Gliding into the city and disembarking in Kyoto Station 京都駅, then finding bearings in the many levels of the building to exit via the south side and head to the hotel a few blocks away.
The ground was still damp from earlier showers and a strong wind was relentlessly scrubbing through the city's street grid, which made for a chilly suitcase drag. But it didn't take too long to find the hotel and check in, settling in for a little to watch the sakura 桜 blooming updates on TV.
From the balcony, the five storey pagoda 五重塔 of Tō-ji 東寺 was silhouetted in the afternoon light and drizzle, amongst layers of rooftop machinery. It's a view that has proven itself indelible.
Although the sun was setting and the majority of temples and shrines would be closing, I'd read that Fushimi Inari-taisha 伏見稲荷大社, famed for its thousand or so torii 鳥居 gates, was open to the public 24 hours a day. Being situated on a hill there was also supposedly a good view from the top, so I donned a jumper and walked back to the station to catch the next train on the Nara Line 奈良線 to Inari Station 稲荷駅, just two stops and six minutes away. The walk up the mountain is supposed to take anywhere from one-and-a-half to two hours, so I left my DSLR behind figuring there'd be little time for taking photos if I was to make it up to the top and back down to the station before the last train.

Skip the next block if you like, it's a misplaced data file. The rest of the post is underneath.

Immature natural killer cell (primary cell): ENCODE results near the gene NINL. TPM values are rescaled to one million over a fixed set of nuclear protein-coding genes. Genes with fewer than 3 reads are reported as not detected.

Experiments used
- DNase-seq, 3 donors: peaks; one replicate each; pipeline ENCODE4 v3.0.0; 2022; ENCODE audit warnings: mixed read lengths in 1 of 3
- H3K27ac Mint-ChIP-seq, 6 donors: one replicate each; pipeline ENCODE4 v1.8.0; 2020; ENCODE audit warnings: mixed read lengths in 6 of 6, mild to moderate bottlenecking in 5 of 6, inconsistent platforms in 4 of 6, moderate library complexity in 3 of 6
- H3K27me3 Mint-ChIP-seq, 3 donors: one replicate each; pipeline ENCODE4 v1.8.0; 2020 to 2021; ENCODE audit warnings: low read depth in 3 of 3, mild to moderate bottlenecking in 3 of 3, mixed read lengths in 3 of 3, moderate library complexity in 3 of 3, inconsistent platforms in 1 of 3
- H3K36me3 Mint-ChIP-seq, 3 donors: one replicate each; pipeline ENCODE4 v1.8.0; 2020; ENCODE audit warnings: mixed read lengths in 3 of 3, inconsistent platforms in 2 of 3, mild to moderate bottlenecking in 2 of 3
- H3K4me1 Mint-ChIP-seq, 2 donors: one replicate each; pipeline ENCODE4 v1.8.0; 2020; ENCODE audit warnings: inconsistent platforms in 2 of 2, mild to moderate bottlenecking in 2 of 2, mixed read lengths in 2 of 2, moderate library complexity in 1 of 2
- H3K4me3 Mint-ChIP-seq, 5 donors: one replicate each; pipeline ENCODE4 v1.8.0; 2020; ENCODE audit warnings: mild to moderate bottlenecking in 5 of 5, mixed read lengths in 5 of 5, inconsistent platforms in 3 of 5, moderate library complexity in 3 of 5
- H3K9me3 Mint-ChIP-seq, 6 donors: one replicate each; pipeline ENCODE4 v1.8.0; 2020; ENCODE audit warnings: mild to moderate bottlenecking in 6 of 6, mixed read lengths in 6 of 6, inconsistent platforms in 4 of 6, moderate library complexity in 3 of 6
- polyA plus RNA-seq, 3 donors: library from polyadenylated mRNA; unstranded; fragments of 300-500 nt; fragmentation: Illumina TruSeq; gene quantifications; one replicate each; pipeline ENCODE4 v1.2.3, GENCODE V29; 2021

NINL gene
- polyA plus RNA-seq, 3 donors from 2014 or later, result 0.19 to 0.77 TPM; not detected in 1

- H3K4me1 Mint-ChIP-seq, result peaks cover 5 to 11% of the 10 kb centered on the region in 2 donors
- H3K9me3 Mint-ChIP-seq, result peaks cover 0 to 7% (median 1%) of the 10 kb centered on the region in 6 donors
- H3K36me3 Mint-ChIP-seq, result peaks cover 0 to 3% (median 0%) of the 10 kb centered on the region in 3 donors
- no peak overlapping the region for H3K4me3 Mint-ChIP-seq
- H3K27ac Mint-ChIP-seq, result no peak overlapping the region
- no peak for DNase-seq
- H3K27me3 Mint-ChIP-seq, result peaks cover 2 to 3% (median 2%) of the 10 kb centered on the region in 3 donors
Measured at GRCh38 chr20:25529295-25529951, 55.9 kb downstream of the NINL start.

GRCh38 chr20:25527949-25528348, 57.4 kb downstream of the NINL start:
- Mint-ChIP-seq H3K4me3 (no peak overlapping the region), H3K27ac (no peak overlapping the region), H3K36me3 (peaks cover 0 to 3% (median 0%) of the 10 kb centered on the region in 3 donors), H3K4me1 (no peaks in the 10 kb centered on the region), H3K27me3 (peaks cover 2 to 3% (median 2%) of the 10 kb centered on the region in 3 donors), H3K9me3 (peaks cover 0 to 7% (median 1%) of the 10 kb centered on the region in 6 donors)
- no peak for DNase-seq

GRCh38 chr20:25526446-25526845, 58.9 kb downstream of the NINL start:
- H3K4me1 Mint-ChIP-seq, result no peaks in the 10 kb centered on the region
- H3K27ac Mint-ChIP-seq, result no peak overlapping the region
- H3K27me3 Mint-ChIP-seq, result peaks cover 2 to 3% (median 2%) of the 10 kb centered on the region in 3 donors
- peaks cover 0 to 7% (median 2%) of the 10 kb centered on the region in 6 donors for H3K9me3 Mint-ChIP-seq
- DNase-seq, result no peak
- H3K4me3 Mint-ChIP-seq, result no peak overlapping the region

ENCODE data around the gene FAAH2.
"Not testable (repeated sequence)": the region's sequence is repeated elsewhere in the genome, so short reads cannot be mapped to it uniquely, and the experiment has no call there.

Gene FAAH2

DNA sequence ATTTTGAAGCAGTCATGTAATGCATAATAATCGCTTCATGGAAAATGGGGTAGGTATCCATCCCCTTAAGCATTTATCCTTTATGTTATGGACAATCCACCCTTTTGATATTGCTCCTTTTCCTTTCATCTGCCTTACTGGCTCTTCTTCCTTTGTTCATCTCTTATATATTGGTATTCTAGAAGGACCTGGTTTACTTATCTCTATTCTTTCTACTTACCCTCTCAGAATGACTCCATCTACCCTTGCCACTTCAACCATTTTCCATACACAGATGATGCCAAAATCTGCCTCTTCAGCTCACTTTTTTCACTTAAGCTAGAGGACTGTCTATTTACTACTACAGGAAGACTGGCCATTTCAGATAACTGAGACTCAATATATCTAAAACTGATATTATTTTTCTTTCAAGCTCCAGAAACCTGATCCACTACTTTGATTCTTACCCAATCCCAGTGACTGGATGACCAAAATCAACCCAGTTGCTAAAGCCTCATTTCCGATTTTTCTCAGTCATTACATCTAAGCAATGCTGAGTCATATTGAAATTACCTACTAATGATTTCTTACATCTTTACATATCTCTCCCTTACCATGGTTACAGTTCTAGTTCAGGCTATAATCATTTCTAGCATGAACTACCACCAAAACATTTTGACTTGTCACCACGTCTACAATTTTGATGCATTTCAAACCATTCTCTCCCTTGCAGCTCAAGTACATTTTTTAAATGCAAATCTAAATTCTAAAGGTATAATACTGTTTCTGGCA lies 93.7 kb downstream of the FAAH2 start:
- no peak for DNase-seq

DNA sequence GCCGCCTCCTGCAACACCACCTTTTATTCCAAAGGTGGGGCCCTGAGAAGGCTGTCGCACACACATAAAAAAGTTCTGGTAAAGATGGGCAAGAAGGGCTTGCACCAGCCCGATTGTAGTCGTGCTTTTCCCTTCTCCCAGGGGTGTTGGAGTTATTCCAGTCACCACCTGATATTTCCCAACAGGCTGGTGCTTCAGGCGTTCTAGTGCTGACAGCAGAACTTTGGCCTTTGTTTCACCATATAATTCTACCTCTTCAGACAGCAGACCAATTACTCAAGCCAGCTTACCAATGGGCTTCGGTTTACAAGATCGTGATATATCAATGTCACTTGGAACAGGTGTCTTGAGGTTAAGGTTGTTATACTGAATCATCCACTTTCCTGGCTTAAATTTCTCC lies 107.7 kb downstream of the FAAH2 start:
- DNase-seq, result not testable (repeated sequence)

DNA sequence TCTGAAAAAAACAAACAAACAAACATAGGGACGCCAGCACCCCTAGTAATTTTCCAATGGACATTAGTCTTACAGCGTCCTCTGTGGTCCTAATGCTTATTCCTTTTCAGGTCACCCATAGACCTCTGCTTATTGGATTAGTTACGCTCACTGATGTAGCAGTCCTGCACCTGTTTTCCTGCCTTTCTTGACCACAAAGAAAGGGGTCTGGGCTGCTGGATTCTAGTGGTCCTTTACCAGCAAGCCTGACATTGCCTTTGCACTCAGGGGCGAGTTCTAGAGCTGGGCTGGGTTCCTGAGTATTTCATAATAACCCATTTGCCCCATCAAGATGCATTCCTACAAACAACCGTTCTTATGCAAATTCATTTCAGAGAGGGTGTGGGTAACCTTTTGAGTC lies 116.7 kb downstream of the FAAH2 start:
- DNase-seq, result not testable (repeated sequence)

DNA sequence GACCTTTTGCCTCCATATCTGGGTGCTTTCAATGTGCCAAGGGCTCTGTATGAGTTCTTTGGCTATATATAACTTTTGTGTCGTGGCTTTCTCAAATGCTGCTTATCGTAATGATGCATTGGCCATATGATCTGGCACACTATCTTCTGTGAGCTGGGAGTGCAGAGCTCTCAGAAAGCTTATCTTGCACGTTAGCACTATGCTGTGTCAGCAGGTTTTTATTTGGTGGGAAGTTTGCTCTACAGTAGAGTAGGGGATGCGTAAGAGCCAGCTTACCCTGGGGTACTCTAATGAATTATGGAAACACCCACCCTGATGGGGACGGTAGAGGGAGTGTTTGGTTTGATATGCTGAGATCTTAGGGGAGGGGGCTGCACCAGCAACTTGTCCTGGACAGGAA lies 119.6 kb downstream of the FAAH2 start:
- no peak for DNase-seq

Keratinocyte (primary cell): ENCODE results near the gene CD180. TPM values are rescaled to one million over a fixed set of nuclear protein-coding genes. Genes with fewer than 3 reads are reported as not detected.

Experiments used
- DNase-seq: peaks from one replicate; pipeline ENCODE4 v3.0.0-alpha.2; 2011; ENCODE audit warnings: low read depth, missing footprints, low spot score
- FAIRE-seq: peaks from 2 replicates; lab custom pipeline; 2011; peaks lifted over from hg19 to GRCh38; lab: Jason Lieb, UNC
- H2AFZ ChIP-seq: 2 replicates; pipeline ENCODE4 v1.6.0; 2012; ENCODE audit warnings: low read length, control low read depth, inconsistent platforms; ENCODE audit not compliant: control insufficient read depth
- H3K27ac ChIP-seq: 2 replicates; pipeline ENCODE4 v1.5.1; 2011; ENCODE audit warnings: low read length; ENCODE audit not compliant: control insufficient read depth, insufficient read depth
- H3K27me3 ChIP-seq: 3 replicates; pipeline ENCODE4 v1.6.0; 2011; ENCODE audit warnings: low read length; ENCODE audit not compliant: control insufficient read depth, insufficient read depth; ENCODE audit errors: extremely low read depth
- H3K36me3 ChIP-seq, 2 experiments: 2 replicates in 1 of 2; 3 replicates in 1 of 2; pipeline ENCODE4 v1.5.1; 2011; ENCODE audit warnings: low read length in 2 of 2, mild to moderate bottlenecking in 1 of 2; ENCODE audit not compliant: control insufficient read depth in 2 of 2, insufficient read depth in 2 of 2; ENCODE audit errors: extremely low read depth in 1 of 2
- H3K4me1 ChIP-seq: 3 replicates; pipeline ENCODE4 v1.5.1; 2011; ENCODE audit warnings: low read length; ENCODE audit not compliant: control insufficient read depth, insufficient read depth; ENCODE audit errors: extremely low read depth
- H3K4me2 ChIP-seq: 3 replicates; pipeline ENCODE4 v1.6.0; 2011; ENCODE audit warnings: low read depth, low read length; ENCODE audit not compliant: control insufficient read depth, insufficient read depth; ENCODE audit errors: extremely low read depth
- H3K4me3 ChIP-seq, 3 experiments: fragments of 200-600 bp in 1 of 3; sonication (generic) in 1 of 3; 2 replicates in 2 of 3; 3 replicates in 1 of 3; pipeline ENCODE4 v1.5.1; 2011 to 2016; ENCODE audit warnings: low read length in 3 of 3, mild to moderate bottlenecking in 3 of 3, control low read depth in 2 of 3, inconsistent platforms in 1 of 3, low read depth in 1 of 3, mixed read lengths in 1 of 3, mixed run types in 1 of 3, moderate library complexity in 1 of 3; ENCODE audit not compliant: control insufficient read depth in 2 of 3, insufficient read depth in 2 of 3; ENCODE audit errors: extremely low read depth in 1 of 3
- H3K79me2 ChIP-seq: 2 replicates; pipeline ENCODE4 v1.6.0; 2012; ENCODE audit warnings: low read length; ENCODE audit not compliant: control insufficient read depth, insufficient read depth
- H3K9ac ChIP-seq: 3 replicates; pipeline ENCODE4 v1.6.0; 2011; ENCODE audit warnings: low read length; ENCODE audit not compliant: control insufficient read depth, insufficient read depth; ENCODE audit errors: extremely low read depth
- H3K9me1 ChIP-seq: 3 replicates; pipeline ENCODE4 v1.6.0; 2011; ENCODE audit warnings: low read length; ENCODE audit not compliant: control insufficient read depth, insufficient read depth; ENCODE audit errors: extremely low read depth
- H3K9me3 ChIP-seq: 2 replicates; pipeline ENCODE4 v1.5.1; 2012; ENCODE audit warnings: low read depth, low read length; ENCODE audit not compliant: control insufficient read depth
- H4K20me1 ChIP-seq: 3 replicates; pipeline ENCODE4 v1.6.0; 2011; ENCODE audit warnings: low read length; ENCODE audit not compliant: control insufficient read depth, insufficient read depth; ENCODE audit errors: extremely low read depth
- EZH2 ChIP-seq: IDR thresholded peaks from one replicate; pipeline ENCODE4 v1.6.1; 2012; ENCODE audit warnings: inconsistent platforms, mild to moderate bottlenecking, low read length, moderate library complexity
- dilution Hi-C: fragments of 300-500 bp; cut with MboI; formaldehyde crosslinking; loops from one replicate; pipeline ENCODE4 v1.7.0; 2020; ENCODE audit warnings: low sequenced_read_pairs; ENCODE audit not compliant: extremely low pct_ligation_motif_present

The entrance to the shrine is situated just metres from Inari Station 稲荷駅, so it couldn't be easier to find. The giant vermilion torii 鳥居 helps too.
Quite a few people were still outside but the sky was fading fast. Once inside the shrine complex it was clear that most people were taking a few last snaps before making their way out.